Posted in Bloggers, Reviews, Sophie

Review: What If It’s Us by Becky Albertalli & Adam Silvera

Happy new book Tuesday everyone! I have to say that behind Friday, Tuesdays are my favorite days of the week. There is always something new to be had on this day! I absolutely love finding new reads on these days. Today I get to bring to you the amazing new book co-written by Becky Albertalli and Adam Silvera. They are so amazing, and this book is DELIGHTFUL. Thank you so much to the publicist for sending me a copy for review! This in no way affected the way I read and reviewed this book.

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What If It's Us
Goodreads | Amazon

Title: What If It’s Us

 

Authors: Becky Albertalli & Adam Silvera

Publisher: Harper Teen

Release Date: October 9, 2018

My rating: 5/5 Goodreads stars

Arthur is only in New York for the summer, but if Broadway has taught him anything, it’s that the universe can deliver a showstopping romance when you least expect it.

Ben thinks the universe needs to mind its business. If the universe had his back, he wouldn’t be on his way to the post office carrying a box of his ex-boyfriend’s things.

But when Arthur and Ben meet-cute at the post office, what exactly does the universe have in store for them?

Maybe nothing. After all, they get separated.

Maybe everything. After all, they get reunited.

But what if they can’t quite nail a first date . . . or a second first date . . . or a third?

What if Arthur tries too hard to make it work . . . and Ben doesn’t try hard enough?

What if life really isn’t like a Broadway play?

But what if it is?


THIS BOOK WAS SO GOOD OH MY GOD I CAN’T BELIEVE I GOT TO READ IT AHEAD OF TIME I COULD HAVE DIED!!!! I really need everyone else to read this so we can scream together.

I love the beginning of the book. It starts off with Arthur enjoying New York and being the biggest nerd ever about it. I love how unabashedly he has no chill. It reminded me of myself a bit. (I’m quite horrible at having chill at most things, and it was refreshing to read about someone who is just like that.) I feel like Arthur wouldn’t know what chill is if it hit him in the face. BUT THAT IS OKAY.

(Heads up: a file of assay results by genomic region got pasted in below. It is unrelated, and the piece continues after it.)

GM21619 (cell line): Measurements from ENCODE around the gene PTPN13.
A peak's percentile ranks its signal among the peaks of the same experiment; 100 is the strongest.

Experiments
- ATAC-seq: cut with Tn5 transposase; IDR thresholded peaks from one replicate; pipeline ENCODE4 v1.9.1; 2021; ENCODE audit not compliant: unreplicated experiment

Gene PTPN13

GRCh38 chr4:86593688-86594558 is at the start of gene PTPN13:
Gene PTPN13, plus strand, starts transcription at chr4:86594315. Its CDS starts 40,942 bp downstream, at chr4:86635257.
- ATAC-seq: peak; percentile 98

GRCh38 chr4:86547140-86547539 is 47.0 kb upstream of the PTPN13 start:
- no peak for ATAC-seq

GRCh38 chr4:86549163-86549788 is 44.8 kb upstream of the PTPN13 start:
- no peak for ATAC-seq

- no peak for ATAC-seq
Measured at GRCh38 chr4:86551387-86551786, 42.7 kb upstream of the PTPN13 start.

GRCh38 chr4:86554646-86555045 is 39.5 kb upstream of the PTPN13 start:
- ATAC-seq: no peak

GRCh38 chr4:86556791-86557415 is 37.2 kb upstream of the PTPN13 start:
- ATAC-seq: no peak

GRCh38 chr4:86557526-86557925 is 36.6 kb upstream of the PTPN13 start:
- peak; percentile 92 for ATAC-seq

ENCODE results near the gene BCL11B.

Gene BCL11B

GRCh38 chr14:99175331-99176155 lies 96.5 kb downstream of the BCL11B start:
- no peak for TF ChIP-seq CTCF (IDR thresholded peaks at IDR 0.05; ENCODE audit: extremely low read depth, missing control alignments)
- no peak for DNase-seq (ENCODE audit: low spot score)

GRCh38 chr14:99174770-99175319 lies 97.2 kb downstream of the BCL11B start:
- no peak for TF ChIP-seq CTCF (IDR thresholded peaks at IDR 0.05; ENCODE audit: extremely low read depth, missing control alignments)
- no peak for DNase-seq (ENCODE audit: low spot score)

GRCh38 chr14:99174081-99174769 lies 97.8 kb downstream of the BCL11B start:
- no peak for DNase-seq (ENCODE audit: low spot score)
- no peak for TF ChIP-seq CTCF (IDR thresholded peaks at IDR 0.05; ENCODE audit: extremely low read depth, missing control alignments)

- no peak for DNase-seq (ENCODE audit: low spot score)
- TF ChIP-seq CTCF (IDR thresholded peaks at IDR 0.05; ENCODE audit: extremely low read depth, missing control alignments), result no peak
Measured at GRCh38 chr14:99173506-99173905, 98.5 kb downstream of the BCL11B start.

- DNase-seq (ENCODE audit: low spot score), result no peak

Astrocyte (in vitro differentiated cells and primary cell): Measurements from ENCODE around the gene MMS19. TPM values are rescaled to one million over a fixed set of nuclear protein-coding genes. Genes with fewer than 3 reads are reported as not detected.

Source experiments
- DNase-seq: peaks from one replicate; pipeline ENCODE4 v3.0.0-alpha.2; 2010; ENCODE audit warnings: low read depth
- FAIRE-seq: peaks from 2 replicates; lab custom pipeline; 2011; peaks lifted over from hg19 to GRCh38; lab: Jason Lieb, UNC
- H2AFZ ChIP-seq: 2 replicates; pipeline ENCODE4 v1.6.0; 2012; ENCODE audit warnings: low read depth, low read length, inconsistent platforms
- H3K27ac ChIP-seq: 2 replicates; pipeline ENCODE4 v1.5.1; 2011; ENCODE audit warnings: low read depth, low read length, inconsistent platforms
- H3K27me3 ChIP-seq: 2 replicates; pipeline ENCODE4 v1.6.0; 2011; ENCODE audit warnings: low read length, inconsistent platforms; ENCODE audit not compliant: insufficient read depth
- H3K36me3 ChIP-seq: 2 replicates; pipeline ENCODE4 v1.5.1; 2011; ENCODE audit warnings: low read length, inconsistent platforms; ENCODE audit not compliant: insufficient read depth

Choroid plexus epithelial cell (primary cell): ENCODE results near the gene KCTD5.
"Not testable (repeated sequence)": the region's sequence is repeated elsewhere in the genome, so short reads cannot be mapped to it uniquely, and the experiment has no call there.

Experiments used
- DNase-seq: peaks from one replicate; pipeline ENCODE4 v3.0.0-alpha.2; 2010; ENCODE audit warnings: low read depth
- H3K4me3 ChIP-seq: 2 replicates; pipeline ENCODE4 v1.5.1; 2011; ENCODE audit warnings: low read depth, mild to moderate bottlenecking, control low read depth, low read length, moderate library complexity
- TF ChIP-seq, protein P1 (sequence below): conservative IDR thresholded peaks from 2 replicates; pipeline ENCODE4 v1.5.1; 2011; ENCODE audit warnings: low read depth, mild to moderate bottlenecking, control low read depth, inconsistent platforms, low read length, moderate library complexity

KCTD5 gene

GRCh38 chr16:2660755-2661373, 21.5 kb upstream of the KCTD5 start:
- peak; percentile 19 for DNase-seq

Ben was a really good character too. He struggles a lot with feeling accepted in different communities, and I could relate to him a lot on that. He’s a great balance to Arthur’s character. He’s got a lot of surface level chill, but underneath he has about as much as Arthur. I love how complex he is, and it shows through the little gestures and thoughts.

All of the side characters were also awesome. I loved Dylan and Ben’s relationship. It reminded me of my best friend. They’re a great duo. Even their parents were fun. I loved them all. I loved this whole book with my whole heart.

The dates were definitely something that would have happened to me, but the meet cute was something that would never. IT WAS SO CUTE. You could tell how much they liked each other by how many times they kept forgiving and trying to work on it. Usually people give up after two dates if they go sour. They’re so hopeful, and that made me rooting for them the whole time.

This was truly excellent. I had a lot of fun reading about everyone in this book. I wish I got more in the end, but I don’t anticipate a sequel with the ending they have. (Not a sad ending!) You need to go read this right now!

Happy reading,

Sophie 🙂

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Review: Damsel by Elana K. Arnold

Happy new book Tuesday! I’m wanted to wish everyone letting a book into the world a happy book birthday!!giphy

I’m sorry, I had to put this in there. (It is, after all, the day I’m going to see BTS IN CONCERT!!)

ANYWAY! I’m here today to talk about Damsel by Elana K. Arnold, which is a really important book to talk about now more than ever. Thank you to the publisher for sending me a copy! This did not in any way impact the way I read and reviewed this book.

Title: Damsel

Damsel
Goodreads | Amazon

Author: Elana K. Arnold

Publisher: Balzer + Bray

Release date: October 2, 2018

My rating: 4/5 Goodreads stars

The rite has existed for as long as anyone can remember: when the prince-who-will-be-king comes of age, he must venture out into the gray lands, slay a fierce dragon, and rescue a damsel to be his bride. This is the way things have always been.

When Ama wakes in the arms of Prince Emory, however, she knows none of this. She has no memory of what came before she was captured by the dragon, or what horrors she has faced in its lair. She knows only this handsome prince, the story he tells of her rescue, and her destiny to sit on the throne beside him. Ama comes with Emory back to the kingdom of Harding, hailed as the new princess, welcomed to the court.

However, as soon as her first night falls, she begins to realize that not all is as it seems, that there is more to the legends of the dragons and the damsels than anyone knows–and that the greatest threats to her life may not be behind her, but here, in front of her.


I was really excited to read this book when I got it in the mail. I had just seen it coming across my recommended lists in Amazon.

The first part of the book was pretty eerie. It chronicles how Emory saves Ama and defeats the dragon. I thought it was strange how everything was characterized, and I knew immediately I wouldn’t really like Emory.